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Jeweller - April Issue 2018

COLOURED DIAMOND REPORT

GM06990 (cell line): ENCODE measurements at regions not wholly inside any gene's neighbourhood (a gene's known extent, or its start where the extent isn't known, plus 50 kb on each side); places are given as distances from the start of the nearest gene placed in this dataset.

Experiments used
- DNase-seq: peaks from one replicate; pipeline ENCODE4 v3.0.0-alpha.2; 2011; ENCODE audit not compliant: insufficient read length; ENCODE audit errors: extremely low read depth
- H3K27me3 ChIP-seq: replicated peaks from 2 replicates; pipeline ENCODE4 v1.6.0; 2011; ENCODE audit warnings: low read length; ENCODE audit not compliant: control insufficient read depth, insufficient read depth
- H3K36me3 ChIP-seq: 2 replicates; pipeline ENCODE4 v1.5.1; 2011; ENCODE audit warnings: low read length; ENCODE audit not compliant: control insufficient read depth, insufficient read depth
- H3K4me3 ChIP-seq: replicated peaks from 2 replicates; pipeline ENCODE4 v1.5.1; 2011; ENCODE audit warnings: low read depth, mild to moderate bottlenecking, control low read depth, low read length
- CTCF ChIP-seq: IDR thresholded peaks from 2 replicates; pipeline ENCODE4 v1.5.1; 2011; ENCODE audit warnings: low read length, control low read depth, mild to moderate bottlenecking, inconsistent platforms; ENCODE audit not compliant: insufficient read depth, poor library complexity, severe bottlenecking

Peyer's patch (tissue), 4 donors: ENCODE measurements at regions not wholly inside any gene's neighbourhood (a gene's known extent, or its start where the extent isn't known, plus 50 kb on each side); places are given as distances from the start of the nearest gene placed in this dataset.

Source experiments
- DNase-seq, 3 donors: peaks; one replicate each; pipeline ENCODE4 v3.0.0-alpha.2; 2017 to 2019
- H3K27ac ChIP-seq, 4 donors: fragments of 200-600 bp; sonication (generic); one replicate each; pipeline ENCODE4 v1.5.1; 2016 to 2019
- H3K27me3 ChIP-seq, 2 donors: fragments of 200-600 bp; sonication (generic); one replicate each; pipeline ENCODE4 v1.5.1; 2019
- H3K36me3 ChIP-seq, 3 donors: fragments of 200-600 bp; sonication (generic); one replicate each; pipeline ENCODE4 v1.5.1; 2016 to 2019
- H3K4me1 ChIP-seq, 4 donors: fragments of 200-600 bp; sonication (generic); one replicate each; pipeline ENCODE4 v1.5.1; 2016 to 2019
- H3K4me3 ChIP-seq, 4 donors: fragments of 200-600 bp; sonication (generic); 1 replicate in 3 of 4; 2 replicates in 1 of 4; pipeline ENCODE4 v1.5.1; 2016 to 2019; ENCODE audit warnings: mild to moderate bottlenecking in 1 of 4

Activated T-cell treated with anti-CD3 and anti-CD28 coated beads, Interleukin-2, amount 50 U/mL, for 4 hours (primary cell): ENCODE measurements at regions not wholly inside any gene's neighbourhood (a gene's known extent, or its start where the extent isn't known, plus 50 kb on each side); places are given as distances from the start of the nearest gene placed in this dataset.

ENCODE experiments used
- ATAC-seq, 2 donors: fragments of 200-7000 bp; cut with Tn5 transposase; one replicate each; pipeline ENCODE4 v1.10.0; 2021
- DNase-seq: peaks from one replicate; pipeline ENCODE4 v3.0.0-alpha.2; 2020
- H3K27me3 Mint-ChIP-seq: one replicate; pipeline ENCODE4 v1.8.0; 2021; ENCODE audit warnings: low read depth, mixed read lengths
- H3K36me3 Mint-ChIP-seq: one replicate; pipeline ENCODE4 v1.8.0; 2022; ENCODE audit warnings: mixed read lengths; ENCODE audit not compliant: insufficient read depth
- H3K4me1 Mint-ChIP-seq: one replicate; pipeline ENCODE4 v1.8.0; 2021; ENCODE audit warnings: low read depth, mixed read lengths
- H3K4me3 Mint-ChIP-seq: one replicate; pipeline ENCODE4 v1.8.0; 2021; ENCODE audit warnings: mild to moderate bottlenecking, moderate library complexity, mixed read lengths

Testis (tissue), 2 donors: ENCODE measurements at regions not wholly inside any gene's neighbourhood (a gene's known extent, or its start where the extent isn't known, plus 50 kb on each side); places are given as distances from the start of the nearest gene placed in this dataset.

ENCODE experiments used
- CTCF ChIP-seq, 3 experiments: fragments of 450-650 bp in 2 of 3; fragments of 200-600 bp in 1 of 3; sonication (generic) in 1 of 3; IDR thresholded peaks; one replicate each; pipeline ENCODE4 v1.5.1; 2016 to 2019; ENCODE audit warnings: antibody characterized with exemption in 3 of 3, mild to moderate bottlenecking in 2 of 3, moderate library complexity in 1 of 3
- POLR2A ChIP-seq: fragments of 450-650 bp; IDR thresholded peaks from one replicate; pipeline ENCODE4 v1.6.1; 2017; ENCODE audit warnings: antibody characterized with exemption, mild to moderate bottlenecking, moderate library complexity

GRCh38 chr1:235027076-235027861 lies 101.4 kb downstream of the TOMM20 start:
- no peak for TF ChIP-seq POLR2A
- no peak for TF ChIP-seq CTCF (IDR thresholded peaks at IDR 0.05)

COLOURED DIAMOND REPORT Price agrees with that sentiment. “Everyone in the market is after an Argyle diamond, for love of their land, the beautiful arrays of colours or for pure investment purpose.” Steve Der Bedrossian, CEO of Sams Group, is matter of fact about his pink diamond stock. “A low end pink melee in a light pink colour is still going to cost around AU$1,900 a carat. But for white diamonds, the best, cleanest, small melee white diamond is never going to pass AU$750 a carat,” he explains. THE NEW PRESTIGE, A SEA OF WHITE Once considered exclusive and for the elite, white diamonds have become more accessible to lower ends of the market, which has made them more popular. A wealth of online information has demystified diamonds further. More information means customers are more knowledgeable, and generally know what they want – although the quality of that knowledge may be lacking. Gary Holloway, one of the world’s leading diamond experts and owner of Holloway Diamonds says that more accurately, “consumer confidence” is high. Customers “come in confident of what they want,” he explains with a smile. On top of that, “the white diamond market is saturated,” says Der Bedrossian. “Retailers can only bill them at 5 to 10 per cent markup. They make the money on the ring mount, not the diamond. It’s really cut throat.” Conversely, he says that pink diamonds “are more unique and every stone is individual. There’s less competition and overall I think the retailers can make more margin.” He adds that because of the flooded white market, retailers can still make more margins on the sale of brown and black diamonds, despite the fact that they are cheaper to buy than white diamonds. Brown and black diamonds from Australia also have the upper hand due to their local origin, he says. “If it’s a diamond from Argyle, that’s what sells.” According to Chen, there are many misconceptions that harm the industry. “Most people wrongly believe that diamonds will come out of the ground ELLENDALE DIAMONDS forever. This is far from the reality,” she explains. THE PRICE ADVANTAGE Consumers are a long way from knowing everything about coloured diamonds. Holloway points out that there’s far more variation in the way coloured diamonds are viewed for quality. Bolton agrees: “Customers are trying to use what they know about white diamonds and apply it to colour. There is no finite grading structure for coloured diamonds. Consumers need to know that clarity and symmetry is less important, and that perfection in colour matching may not be possible. Coloured diamonds are cut for colour return.” Holloway states bluntly: “The grading system for coloured diamonds is not very good. It’s quite common to have two identical diamonds, but of a different grade. So I might buy a brown diamond that looks exactly the same as another diamond that has a higher grade, but really, you can’t tell them apart.” Nonetheless, Der Bedrossian says customers who come asking for coloured diamonds will be well aware they have to pay more for them. “When they’ve come for a 1-carat pink diamond, it could be up to AU$1million per stone…believe me they’re going to do their homework,” he says. And with the Argyle mine estimated to close as soon as 2020, he says those prices are on the increase. Shah agrees that there is a huge difference in the price when comparing white and natural pink diamonds, so it’s not Timeless outside. Revolutionary inside. • Timeless design • Fitness tracking • Water resistant* * Certified IP68 water-resistant up to 1.5 meters for up to 30 minutes. E sales@samsgroup.com.au W samsgroup.com.au P 02 9290 2199